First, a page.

That kind of signal is very helpful when teaching children. The posture of folded hands and bowed heads shows that something important is happening. It also serves to help them not be distracted by others in the room. (There is no cure-all for shutting out distractions, but it does help.) Quiet lips and listening ears teach reverence and respect to God. Folded hands also provide a way for children (even a year or younger) to participate in prayer before they know how to speak or what to say.

When to Pray

The two most common times to pray outside of church are before meals and before bed. Make sure to take advantage of both those times for prayer.

You can also look for other routine times and natural opportunities to pray throughout the day. During school, we say a prayer at the beginning of circle time, before snack, and at the end of our Bible story time. At home, you might say prayers when you get in the car or when you hear an emergency vehicle siren. When your child expresses a specific fear (thunder, the dark), say a prayer together. When your child is having a hard time, say a prayer.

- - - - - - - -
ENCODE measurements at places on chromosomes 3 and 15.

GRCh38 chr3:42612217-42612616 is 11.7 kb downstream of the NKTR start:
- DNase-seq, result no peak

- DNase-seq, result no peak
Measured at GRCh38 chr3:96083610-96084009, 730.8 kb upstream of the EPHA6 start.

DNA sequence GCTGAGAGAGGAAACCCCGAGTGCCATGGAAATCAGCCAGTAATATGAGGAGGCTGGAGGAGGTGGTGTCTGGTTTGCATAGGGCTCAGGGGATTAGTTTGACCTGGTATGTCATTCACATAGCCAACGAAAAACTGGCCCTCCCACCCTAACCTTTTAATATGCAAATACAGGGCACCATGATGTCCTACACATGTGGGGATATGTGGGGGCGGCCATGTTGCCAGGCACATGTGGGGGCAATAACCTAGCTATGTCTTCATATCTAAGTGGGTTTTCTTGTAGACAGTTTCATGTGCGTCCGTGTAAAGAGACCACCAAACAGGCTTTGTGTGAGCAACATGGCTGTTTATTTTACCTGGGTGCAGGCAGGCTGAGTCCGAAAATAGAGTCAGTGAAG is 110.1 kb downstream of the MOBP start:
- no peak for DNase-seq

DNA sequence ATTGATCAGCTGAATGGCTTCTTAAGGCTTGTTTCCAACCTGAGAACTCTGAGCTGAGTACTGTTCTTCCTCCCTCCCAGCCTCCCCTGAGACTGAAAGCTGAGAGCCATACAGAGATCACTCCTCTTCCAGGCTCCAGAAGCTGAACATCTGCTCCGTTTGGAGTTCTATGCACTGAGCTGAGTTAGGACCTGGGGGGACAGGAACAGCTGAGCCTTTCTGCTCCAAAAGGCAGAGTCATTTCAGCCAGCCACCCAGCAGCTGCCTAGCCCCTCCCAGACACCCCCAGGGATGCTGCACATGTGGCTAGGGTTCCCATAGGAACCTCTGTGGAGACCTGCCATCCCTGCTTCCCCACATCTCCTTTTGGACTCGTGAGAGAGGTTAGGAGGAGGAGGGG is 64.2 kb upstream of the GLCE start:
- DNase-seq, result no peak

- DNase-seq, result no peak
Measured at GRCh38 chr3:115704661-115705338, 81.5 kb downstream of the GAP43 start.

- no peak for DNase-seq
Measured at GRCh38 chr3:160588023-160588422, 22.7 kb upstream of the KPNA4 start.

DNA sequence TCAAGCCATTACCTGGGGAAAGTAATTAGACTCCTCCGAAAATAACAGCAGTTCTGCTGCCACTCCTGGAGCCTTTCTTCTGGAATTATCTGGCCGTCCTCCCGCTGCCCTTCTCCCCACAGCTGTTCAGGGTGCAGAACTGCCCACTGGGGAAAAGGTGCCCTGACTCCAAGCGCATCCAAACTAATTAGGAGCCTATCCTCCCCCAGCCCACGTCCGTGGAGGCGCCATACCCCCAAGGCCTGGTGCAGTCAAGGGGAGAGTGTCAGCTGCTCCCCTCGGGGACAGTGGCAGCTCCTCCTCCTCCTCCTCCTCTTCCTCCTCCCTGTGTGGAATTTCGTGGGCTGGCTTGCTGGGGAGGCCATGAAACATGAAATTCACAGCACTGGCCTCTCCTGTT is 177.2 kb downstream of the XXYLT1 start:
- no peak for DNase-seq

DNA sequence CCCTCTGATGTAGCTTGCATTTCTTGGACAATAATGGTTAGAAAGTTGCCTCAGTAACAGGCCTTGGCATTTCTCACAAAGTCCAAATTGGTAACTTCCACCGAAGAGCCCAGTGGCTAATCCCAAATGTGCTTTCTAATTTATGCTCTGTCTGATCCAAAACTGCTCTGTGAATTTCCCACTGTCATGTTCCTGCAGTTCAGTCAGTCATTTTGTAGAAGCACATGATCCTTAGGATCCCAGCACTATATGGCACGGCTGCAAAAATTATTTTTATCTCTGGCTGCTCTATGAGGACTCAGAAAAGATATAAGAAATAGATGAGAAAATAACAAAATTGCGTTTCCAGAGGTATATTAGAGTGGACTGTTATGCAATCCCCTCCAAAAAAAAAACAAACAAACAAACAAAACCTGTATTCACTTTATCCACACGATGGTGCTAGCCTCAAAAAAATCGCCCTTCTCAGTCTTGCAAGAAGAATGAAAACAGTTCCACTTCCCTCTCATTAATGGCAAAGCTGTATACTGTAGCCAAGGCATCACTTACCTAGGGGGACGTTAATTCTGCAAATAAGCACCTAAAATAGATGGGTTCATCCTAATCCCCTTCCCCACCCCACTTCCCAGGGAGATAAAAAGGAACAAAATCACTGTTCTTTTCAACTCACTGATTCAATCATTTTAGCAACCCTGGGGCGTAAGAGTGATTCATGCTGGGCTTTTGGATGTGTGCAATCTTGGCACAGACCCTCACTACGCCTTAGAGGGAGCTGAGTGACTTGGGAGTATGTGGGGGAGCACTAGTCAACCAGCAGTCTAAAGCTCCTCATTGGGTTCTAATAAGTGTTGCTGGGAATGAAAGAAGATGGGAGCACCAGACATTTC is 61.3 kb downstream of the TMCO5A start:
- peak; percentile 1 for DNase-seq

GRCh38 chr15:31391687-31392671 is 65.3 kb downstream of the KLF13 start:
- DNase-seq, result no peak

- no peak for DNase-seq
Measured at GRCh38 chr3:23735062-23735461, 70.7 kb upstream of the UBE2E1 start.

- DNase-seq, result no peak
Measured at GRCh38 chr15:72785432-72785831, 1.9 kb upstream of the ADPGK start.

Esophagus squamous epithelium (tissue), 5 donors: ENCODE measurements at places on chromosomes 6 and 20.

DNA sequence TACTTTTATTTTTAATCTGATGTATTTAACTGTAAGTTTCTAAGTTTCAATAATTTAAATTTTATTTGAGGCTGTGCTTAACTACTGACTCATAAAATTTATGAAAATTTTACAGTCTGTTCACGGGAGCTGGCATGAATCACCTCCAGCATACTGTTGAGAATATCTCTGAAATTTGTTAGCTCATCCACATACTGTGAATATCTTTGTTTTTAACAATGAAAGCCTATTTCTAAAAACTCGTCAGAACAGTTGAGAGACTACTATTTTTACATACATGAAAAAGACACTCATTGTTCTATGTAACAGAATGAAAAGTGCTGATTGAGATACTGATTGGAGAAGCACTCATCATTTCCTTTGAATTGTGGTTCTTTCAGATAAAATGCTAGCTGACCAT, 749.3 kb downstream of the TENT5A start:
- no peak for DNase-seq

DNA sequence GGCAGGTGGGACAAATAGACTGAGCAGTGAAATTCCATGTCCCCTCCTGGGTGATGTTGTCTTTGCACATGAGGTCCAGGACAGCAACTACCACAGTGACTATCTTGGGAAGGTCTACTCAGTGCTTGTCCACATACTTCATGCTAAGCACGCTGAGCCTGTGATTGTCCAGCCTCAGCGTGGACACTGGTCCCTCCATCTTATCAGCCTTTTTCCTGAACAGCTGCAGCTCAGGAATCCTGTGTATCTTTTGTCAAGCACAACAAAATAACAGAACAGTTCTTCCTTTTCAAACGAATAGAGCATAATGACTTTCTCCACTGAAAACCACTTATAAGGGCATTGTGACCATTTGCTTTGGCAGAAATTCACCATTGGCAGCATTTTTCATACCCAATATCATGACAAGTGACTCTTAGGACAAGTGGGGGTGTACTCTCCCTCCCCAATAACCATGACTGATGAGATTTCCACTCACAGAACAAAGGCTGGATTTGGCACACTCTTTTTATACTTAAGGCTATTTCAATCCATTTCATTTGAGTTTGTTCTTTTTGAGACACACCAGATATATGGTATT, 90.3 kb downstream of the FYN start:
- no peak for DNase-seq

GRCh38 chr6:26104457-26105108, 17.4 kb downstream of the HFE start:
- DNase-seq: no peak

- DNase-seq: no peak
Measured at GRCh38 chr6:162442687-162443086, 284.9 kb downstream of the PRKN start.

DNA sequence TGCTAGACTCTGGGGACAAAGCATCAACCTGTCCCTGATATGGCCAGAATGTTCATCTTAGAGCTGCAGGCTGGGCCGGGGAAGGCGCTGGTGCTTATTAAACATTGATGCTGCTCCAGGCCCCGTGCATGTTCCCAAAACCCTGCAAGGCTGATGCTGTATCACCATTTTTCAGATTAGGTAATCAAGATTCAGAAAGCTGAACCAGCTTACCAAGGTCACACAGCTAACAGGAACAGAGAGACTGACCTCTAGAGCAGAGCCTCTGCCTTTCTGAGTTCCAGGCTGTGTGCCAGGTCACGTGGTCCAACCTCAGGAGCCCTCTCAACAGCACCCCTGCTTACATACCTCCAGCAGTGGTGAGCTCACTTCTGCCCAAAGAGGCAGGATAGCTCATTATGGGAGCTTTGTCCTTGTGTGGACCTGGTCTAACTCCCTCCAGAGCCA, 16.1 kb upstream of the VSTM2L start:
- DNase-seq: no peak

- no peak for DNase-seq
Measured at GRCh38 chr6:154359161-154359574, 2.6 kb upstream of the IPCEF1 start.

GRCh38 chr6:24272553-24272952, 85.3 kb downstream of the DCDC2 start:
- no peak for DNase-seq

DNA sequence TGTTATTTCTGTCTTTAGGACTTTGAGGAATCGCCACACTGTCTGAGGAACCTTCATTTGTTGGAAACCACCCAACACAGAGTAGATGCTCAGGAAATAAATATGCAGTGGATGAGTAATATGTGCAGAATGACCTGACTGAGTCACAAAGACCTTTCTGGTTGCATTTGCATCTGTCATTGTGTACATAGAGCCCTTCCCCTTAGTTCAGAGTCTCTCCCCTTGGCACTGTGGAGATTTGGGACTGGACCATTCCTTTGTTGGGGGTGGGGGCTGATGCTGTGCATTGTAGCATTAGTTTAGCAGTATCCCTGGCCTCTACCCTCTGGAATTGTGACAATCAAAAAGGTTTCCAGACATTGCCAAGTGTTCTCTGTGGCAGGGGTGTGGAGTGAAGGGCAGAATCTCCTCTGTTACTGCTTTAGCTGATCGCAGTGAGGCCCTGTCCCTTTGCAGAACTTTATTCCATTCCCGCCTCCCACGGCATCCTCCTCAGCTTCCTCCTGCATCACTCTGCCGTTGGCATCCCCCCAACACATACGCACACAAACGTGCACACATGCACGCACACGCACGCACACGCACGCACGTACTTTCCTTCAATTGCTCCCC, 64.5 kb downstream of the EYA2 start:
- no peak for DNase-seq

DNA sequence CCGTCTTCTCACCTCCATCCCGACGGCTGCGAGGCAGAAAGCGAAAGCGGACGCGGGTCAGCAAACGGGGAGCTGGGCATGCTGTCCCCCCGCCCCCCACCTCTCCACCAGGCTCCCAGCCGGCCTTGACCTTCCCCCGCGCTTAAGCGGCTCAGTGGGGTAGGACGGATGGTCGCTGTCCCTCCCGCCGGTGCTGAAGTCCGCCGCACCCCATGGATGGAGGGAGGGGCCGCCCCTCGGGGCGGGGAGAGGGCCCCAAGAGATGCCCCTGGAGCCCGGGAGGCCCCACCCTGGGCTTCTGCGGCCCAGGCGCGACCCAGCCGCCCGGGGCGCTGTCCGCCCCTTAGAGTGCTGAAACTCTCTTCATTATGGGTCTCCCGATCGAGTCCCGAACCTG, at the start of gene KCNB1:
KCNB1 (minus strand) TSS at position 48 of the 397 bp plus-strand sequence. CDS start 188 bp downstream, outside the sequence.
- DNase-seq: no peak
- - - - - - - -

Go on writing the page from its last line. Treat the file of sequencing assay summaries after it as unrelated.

What to Say

Start with “Amen!” Children just learning to speak can catch on to that special word meaning “Yes, it shall be so!” As your child’s language develops, you can encourage the words “Dear God,” and then say a simple prayer and finish with “Amen!”

Pre-written prayers

Learning rhymes and poems is important for children’s language development in general, so don’t feel the need to shy away from prayers like that. Simple rhyme is developmentally appropriate for them. Here are a few mealtime prayer ideas: